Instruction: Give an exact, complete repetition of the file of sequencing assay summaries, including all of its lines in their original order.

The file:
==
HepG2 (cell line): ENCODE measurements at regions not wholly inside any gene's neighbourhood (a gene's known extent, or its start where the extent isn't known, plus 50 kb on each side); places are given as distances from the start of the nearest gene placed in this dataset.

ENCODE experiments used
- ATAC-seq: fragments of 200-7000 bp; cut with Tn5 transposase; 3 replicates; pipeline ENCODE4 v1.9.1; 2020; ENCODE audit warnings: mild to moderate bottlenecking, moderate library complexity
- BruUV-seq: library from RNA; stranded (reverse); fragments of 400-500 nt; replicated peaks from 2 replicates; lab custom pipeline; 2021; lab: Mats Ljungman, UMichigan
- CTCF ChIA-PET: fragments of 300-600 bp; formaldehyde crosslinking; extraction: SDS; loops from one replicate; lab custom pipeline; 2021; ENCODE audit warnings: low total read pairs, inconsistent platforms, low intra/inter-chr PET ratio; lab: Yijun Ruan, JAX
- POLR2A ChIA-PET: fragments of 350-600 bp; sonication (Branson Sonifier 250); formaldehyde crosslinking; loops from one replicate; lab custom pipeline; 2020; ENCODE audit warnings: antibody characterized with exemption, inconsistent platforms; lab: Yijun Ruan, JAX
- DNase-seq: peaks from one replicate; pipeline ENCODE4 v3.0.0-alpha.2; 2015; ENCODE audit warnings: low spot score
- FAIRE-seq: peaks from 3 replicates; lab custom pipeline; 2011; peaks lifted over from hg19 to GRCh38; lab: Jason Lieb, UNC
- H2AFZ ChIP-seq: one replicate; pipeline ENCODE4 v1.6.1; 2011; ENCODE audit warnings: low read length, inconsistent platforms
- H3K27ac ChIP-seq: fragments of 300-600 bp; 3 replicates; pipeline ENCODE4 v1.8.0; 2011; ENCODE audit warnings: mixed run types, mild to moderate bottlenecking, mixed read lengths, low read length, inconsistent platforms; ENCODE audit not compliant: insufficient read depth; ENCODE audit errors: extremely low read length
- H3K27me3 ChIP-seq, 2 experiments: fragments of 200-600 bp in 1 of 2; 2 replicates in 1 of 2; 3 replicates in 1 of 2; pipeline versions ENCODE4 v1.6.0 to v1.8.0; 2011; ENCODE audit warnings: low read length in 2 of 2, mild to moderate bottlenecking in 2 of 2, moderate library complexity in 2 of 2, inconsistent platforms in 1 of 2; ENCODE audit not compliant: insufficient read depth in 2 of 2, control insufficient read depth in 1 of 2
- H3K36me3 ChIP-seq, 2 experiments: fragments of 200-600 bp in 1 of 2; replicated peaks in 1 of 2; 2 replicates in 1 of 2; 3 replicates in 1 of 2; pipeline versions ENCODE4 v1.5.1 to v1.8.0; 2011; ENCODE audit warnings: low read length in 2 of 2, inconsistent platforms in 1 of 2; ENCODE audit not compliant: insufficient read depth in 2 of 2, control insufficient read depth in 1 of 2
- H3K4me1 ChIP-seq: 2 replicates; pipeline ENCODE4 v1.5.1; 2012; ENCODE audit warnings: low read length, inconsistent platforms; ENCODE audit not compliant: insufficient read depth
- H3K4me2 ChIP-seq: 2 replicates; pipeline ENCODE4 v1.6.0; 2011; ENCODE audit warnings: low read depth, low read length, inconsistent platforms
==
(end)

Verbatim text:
HepG2 (cell line): ENCODE measurements at regions not wholly inside any gene's neighbourhood (a gene's known extent, or its start where the extent isn't known, plus 50 kb on each side); places are given as distances from the start of the nearest gene placed in this dataset.

ENCODE experiments used
- ATAC-seq: fragments of 200-7000 bp; cut with Tn5 transposase; 3 replicates; pipeline ENCODE4 v1.9.1; 2020; ENCODE audit warnings: mild to moderate bottlenecking, moderate library complexity
- BruUV-seq: library from RNA; stranded (reverse); fragments of 400-500 nt; replicated peaks from 2 replicates; lab custom pipeline; 2021; lab: Mats Ljungman, UMichigan
- CTCF ChIA-PET: fragments of 300-600 bp; formaldehyde crosslinking; extraction: SDS; loops from one replicate; lab custom pipeline; 2021; ENCODE audit warnings: low total read pairs, inconsistent platforms, low intra/inter-chr PET ratio; lab: Yijun Ruan, JAX
- POLR2A ChIA-PET: fragments of 350-600 bp; sonication (Branson Sonifier 250); formaldehyde crosslinking; loops from one replicate; lab custom pipeline; 2020; ENCODE audit warnings: antibody characterized with exemption, inconsistent platforms; lab: Yijun Ruan, JAX
- DNase-seq: peaks from one replicate; pipeline ENCODE4 v3.0.0-alpha.2; 2015; ENCODE audit warnings: low spot score
- FAIRE-seq: peaks from 3 replicates; lab custom pipeline; 2011; peaks lifted over from hg19 to GRCh38; lab: Jason Lieb, UNC
- H2AFZ ChIP-seq: one replicate; pipeline ENCODE4 v1.6.1; 2011; ENCODE audit warnings: low read length, inconsistent platforms
- H3K27ac ChIP-seq: fragments of 300-600 bp; 3 replicates; pipeline ENCODE4 v1.8.0; 2011; ENCODE audit warnings: mixed run types, mild to moderate bottlenecking, mixed read lengths, low read length, inconsistent platforms; ENCODE audit not compliant: insufficient read depth; ENCODE audit errors: extremely low read length
- H3K27me3 ChIP-seq, 2 experiments: fragments of 200-600 bp in 1 of 2; 2 replicates in 1 of 2; 3 replicates in 1 of 2; pipeline versions ENCODE4 v1.6.0 to v1.8.0; 2011; ENCODE audit warnings: low read length in 2 of 2, mild to moderate bottlenecking in 2 of 2, moderate library complexity in 2 of 2, inconsistent platforms in 1 of 2; ENCODE audit not compliant: insufficient read depth in 2 of 2, control insufficient read depth in 1 of 2
- H3K36me3 ChIP-seq, 2 experiments: fragments of 200-600 bp in 1 of 2; replicated peaks in 1 of 2; 2 replicates in 1 of 2; 3 replicates in 1 of 2; pipeline versions ENCODE4 v1.5.1 to v1.8.0; 2011; ENCODE audit warnings: low read length in 2 of 2, inconsistent platforms in 1 of 2; ENCODE audit not compliant: insufficient read depth in 2 of 2, control insufficient read depth in 1 of 2
- H3K4me1 ChIP-seq: 2 replicates; pipeline ENCODE4 v1.5.1; 2012; ENCODE audit warnings: low read length, inconsistent platforms; ENCODE audit not compliant: insufficient read depth
- H3K4me2 ChIP-seq: 2 replicates; pipeline ENCODE4 v1.6.0; 2011; ENCODE audit warnings: low read depth, low read length, inconsistent platforms